Uncle Tom’s Cabin

Uncle Tom’s Cabin was the best-selling novel of the 19th century. Written in 1852, it energized the anti-slavery movement and contributed to the start of the Civil War. It was translated into all major languages and made a worldwide impact. Today, it’s better known for its stereotypical depictions of black people. (There’s also an off-hand anti-Semitic remark and Haitians are called effeminate.) So while it was undoubtedly progressive for its day, it doesn’t entirely hold up now.

Harriet Beecher Stowe based many of the incidents in the novel on real life, particularly on Josiah Henson’s autobiography. It was originally serialized in an abolitionist periodical and was so popular, Stowe expanded upon it. Once it was published, Stowe received many threatening letters from Southerners, including a package containing a slave’s severed ear. A bookseller in Alabama was forced to leave town for selling the book.

Uncle Tom’s Cabin focuses on the horrors of slavery such as whippings and families being forcefully separated. One slave is branded by his master and masters can kill their own slaves with impunity. One mother wishes her teenage daughter wasn’t so beautiful because this means she’ll likely get abused by her owner. Slaves put up for auction are manhandled by potential bidders who force their mouths open to check their teeth and grope the women.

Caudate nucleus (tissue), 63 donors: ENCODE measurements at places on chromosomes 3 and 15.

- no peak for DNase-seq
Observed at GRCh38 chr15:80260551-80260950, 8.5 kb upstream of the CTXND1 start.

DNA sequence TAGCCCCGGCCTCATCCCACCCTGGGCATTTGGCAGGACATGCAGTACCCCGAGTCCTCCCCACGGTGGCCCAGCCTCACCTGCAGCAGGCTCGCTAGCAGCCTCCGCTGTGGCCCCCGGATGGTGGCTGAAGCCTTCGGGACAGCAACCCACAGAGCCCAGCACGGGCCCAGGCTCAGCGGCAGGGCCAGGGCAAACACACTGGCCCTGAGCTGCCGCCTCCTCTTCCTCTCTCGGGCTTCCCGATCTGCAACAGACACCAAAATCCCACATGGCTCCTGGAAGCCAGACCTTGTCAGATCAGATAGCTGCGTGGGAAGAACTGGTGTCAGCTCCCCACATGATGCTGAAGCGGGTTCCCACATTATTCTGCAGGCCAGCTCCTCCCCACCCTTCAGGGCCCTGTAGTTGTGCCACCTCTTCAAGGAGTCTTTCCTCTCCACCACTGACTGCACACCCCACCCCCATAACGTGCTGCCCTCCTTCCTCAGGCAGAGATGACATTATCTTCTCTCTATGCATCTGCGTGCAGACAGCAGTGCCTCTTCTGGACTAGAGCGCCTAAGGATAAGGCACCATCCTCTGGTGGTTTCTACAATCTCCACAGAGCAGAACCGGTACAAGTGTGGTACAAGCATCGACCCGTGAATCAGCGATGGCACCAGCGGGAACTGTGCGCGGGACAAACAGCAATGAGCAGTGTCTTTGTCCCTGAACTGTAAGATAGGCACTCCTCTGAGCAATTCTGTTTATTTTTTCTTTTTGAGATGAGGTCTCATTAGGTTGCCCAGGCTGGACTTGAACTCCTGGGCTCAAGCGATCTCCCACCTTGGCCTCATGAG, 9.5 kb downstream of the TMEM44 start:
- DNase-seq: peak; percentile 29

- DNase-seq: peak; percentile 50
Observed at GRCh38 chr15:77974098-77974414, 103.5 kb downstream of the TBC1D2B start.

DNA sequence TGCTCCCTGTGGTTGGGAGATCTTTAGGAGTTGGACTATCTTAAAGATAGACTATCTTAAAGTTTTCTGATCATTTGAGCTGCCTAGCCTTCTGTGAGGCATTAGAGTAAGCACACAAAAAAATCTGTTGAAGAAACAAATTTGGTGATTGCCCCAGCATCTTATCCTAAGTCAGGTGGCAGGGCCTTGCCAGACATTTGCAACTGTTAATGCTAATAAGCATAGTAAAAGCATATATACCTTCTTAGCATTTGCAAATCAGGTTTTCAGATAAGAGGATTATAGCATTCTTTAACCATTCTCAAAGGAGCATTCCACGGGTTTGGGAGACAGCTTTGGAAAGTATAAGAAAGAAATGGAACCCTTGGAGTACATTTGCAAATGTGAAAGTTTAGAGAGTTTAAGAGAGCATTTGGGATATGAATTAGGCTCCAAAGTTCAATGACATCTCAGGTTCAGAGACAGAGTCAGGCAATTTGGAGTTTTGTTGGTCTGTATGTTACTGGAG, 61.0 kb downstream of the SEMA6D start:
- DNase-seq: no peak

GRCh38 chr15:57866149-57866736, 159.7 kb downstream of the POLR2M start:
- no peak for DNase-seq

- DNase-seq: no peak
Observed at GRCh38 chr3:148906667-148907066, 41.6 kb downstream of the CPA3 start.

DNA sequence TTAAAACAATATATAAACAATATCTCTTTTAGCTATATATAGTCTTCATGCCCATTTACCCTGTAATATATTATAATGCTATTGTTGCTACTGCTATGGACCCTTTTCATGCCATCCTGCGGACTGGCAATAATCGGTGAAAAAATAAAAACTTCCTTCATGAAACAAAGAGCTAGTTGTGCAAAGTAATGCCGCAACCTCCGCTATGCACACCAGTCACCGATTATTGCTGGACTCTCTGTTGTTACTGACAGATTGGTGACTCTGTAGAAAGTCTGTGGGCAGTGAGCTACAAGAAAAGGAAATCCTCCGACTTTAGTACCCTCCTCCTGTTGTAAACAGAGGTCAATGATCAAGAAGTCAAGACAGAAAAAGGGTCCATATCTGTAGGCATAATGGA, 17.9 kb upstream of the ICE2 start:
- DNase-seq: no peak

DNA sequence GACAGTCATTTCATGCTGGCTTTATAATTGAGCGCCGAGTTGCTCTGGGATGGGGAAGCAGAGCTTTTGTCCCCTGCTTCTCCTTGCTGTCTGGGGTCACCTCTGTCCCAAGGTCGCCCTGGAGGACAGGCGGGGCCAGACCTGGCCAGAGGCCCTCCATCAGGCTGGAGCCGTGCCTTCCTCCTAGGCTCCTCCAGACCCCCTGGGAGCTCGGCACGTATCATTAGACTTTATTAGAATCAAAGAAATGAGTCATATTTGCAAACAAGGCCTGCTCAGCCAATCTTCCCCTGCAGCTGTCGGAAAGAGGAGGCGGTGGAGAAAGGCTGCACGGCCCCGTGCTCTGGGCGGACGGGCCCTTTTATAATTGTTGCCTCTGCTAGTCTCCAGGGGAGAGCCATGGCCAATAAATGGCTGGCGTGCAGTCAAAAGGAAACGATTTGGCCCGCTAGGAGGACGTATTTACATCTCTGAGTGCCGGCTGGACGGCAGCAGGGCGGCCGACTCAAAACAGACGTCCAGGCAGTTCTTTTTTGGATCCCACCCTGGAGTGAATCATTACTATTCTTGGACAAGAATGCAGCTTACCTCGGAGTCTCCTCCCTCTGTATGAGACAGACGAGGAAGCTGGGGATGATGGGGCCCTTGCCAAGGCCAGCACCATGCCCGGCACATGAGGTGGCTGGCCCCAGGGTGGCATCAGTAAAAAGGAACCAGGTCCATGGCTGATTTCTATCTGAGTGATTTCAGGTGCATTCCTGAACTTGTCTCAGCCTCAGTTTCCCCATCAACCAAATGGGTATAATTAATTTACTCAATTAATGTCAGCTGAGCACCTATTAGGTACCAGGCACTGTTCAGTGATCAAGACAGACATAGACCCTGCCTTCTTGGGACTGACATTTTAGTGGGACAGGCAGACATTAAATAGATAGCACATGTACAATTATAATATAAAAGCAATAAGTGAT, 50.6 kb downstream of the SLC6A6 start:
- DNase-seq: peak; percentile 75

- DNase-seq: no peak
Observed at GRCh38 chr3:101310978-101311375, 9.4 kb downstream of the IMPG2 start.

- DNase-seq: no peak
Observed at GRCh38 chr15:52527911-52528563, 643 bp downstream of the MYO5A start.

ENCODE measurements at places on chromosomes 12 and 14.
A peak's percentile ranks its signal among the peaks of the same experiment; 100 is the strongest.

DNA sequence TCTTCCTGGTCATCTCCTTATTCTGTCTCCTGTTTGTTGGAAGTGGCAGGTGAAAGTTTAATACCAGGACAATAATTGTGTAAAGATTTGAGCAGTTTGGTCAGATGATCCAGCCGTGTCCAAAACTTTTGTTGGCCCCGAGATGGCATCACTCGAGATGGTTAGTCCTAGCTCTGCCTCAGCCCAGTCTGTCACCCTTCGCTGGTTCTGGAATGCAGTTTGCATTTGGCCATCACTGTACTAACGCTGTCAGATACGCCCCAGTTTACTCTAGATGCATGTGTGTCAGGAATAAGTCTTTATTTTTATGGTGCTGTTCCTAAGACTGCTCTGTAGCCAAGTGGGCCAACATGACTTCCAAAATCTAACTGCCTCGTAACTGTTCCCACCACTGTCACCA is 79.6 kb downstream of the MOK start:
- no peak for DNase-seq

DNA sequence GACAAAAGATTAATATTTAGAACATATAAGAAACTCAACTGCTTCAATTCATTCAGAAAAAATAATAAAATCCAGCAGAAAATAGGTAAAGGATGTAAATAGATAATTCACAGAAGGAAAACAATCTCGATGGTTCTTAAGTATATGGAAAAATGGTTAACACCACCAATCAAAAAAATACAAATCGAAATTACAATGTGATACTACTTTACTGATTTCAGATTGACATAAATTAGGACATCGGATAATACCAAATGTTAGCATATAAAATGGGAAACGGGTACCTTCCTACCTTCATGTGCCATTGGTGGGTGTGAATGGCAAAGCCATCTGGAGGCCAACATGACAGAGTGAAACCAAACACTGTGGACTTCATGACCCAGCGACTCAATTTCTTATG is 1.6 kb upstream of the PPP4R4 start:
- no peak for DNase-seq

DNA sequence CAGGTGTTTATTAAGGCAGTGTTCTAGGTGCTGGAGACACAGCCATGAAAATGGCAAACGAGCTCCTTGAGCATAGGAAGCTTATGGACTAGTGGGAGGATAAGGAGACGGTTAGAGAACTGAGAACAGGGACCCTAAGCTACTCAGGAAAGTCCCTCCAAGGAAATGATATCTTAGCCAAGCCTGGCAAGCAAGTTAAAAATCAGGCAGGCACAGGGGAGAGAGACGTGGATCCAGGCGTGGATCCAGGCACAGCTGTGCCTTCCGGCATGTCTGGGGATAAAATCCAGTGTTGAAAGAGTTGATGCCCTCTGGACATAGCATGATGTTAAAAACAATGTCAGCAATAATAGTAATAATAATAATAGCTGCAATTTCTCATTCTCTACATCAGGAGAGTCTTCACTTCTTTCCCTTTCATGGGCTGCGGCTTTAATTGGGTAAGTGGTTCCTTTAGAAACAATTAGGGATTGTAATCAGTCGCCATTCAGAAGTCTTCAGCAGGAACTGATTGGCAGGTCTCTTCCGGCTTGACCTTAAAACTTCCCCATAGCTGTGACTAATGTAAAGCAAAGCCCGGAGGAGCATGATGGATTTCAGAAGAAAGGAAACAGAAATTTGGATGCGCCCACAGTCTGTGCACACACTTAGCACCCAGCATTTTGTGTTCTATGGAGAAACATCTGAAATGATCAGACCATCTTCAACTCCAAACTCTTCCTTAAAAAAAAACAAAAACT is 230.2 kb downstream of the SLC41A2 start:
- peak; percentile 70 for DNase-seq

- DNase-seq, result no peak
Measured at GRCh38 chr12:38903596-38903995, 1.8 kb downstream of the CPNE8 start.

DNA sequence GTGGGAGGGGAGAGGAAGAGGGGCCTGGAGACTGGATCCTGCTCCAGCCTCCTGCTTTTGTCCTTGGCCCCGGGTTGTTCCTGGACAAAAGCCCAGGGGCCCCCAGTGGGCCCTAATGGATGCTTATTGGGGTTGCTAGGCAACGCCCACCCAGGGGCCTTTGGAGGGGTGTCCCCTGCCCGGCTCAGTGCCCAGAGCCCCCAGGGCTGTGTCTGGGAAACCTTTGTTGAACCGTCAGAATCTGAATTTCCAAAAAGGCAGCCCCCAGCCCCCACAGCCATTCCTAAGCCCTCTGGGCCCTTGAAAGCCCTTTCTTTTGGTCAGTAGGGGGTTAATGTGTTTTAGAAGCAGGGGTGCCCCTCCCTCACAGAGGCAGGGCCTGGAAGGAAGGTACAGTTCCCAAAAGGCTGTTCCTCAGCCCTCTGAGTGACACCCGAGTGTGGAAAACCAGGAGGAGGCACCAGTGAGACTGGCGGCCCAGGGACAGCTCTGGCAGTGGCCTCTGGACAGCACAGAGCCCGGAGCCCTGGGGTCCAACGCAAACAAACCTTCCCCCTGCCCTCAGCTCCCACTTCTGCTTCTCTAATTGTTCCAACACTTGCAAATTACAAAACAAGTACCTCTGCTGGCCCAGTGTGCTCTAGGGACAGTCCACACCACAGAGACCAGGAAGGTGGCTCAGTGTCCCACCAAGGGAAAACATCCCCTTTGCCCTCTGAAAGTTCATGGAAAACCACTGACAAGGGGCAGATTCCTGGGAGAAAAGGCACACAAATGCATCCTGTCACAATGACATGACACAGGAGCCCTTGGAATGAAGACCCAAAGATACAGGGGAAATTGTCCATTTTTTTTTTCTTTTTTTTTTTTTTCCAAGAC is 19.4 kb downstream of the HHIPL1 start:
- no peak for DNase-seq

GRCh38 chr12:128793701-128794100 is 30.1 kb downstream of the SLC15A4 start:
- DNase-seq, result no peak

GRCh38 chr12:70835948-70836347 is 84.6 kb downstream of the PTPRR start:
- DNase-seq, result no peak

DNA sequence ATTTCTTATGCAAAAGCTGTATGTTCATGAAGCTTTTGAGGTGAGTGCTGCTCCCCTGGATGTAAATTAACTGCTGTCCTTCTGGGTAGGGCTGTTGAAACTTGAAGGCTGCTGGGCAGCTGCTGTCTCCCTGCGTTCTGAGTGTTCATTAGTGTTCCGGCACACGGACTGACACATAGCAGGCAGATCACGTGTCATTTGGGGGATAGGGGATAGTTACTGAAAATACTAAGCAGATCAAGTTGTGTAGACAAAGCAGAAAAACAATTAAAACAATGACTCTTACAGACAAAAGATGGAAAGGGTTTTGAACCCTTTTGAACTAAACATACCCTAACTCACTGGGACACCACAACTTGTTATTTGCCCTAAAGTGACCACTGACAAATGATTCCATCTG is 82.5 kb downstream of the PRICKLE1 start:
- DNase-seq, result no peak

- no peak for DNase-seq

Stowe occasionally interrupts the story to directly address the reader, pleading for us to empathize with the slaves. It gets melodramatic and heavy-handed at times, so some may not consider it great literature, however few books in history have been this influential, so it’s definitely worth reading.

I was surprised to find Tom himself remains largely off screen for the first half of the novel. Instead we focus on Eliza who decides to run away with her son after her kind master sells her son to a slave trader to get out of debt.

The slave trader, Haley, believes buying and selling slaves is wrong, but he does it because he’s got to make a living somehow. He plans on repenting of it later, so he’s not a cardboard cutout villain. The slaves who are supposed to help him track down Eliza instead make a fool out of him, providing some comic relief.

One of the people who helps Eliza escape is a Northern senator who made a law against helping runaway slaves. It was easy for him to pass the law when runaway slaves were an abstraction, but once he’s face to face with someone in need of help, he can’t say no. One of the slave-catchers chasing after her ends up going into a different line of work after being nursed back to health by Quakers who convince him of the error of his ways.

Eliza’s husband, George, who is owned by a different master, also runs away. He has light enough skin to pose as a white man which helps him slip past slave hunters undetected.

Tom, in contrast to George, doesn’t try to run away, but rather submits to the slave trader. He prides himself on being obedient to his master and doing whatever he’s told, even if he ends up getting sold to a cruel master. Tom is the Christ figure of the novel, forgiving those who abuse him, loving his enemies, and trying to convert as many souls to Christianity as possible.